The Search for Fuel Economy

Pages from a Designers' Notebook

This page updated July 20, 2008

Chap. 12: Finishing it enough to head for Ohio
I had hoped to ride this thing to AMA's Vintage Days in Mansfield Ohio. But it ain't going to happen this year. This is a "Work in process" and I am resigned to trailering it from Carmel, CA cross country, unfinished. Actually, it will be a long time before it is finished and totally streamlined. Until then, I do not expect much in the way of fuel reduction.
Nose structure
It is time to create the nose structure. Fortunately, I had a perfect shape for the nose - a headlight mockup I made for my design for Custom Chrome in 2002.
This shape fits perfectly. I hand formed another aluminum bulkhead for the front. I plan to sandwich the yellow plastic skin between the bulkhead and the fiberglass nose.
My design for Custom Chrome, 2002
I would like to mention, for you designers who might be planning your own high-mileage project, that as we make a change, it is important to go out and ride it.

This way, we can spot problems before we invest a lot of time going in the wrong direction.

I knew from the beginning that the stock Helix headlight would not match the curves of the new streamlined body. I have yet to find a DOT approved headlight that fit the contours.

Any suggestions?

Not happy with the stock Helix headlight
It is time to design and make another bulkhead which follows the angle to the fork head. This bulkhead will offer structure as close to the rider as possible while not interfering with the handlebars.

Cardboard Aided Design comes thru.

This time I will make the windshield turn with the handlebars to make ingress and egress easier. This is a major design change. Will this cause problems in side winds?

Front structure
Notice that I have collected the mirrors, headlight and turn signals (from an old Vetter Qiucksilver fairing) together on the handlebar. This is to be easier to eventually streamline them into one, simple enclosure.

Notice, too, the aluminum structure I made to support the new skin. The work is slow here and I am beginning to wonder how I will ever get this done to depart in time for Vintage Days in Ohio.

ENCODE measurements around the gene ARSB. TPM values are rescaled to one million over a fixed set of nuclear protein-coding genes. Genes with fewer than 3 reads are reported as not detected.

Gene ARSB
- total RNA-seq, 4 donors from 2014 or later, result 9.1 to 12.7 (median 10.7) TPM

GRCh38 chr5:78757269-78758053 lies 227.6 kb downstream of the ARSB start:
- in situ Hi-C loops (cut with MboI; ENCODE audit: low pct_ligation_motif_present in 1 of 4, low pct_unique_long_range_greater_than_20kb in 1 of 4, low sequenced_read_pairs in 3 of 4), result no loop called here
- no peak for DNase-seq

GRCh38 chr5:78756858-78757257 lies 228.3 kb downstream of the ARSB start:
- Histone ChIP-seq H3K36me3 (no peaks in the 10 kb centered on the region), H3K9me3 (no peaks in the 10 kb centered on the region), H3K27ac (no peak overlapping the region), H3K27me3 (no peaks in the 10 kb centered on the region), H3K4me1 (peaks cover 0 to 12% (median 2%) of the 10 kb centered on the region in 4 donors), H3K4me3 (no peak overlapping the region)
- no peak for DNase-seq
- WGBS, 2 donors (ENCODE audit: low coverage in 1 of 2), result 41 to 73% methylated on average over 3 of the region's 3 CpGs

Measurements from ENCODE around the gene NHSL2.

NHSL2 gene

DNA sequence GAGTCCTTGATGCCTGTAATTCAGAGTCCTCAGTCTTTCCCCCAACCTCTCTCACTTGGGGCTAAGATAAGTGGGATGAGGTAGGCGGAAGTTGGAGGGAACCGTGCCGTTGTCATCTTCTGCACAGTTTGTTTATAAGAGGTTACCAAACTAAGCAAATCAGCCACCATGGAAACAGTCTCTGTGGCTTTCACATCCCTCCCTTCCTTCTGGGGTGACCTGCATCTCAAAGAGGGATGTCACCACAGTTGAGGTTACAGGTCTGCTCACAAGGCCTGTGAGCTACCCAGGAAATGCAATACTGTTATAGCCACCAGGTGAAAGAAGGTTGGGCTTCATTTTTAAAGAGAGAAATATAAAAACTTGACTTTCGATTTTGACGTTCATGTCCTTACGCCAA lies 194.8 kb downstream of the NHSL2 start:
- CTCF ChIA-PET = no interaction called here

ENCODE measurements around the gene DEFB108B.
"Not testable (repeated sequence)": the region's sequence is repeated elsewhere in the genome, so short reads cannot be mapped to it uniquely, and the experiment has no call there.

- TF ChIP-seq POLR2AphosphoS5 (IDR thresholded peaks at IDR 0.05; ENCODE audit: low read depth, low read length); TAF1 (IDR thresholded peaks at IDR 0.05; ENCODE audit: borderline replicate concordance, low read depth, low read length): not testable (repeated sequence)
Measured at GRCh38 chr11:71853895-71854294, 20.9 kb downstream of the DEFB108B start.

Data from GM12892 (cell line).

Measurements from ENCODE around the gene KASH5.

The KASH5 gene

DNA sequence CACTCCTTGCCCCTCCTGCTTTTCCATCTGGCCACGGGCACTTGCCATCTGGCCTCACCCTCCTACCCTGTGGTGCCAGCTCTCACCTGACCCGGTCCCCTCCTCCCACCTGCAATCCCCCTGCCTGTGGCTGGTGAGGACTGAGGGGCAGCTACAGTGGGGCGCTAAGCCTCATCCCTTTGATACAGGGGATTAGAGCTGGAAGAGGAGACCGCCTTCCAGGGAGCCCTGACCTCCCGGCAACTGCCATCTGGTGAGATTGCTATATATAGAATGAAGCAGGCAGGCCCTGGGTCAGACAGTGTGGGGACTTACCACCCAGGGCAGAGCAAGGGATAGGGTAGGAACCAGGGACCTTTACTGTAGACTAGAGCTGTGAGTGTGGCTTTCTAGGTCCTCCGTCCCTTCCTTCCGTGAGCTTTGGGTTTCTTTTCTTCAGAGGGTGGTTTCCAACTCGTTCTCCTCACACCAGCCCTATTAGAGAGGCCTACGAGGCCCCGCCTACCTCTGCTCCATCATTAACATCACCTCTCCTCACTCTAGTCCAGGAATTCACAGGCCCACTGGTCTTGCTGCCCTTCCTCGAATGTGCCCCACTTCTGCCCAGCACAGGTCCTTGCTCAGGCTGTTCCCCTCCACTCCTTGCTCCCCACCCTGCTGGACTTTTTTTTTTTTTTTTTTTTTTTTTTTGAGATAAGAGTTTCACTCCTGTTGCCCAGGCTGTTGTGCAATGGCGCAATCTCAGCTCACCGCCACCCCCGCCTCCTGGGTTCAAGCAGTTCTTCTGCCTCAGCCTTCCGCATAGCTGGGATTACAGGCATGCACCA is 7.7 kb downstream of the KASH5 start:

You may have wondered why I am closing off the right side of my streamliner.

"Streamlining is a smooth, continuous shape"

Until the body is entirely smooth - without gaps - it won't be streamlined.

After riding I am confident that it will be OK to enclose the right side. I never get on or off on the right side. Besides, bikes don't like it when you get on from the right side.

Cardboard patterns aid fit-up
Radiator Bulkhead
Honda engineers had fitted a plastic baffle around the radiator that forced whatever air that came into the front to go through the radiator. Pretty cool. Of course, that original piece would not do the job with the new streamlined nose, so I made a new baffle out of 3/4" Ethafoam - which is ordinary packing material. Ethafoam is very light, durable and easily squishes into odd shapes. Gas does not affect it either.
Working late into the night: Three days before departure
Since the front is a compound curve - meaning that the skin curves in both directions - it will be impossible to make a perfectly curved shape from the yellow .035" polyethylene sheet. I must compromise and piece it together in segments that give it an armored look. Plack plastic barbed fasteners hold the skin to the aluminum bulkheads. Note the Ethafoam hatch covering the storage bay.

I didn't know it, but the wind will have its way with this this thin plastic in 100 degree weather at 70 mph.

I awoke for my test ride to a California continuing to burn
This plastic is so easy to use. Ordinary scissors are all that are necessary. How big should the air intake opening be? This was my first guess. It turned out to be correct. That is all the opening needed to cool the engine.
Carol and I rode over the Laureles Grade to see how everything worked. Carol rides with another prototype Vetter fairing on her BMW. I halted work on this fairing to develop the Streamliner.

This was my first and only ride before packing up for Ohio. Note the sliver of windshield.

It turned out to be a very warm day in Carmel. The windshield folded back at 70 mph. Carol noticed that the front yellow plastic sheet was severely denting in at speed.

Too late to do anything about problems

Gotta pack up and head east.

Vintage Days, here we come
It got even hotter in the deserts. The yellow plastic seems to want to expand and ripple.

The wind blows it in. Hmmm... This is how we learn.

Stay tuned. See you in Ohio.

Master Index to the Last Vetter Fairing Story

This page updated July 20, 2008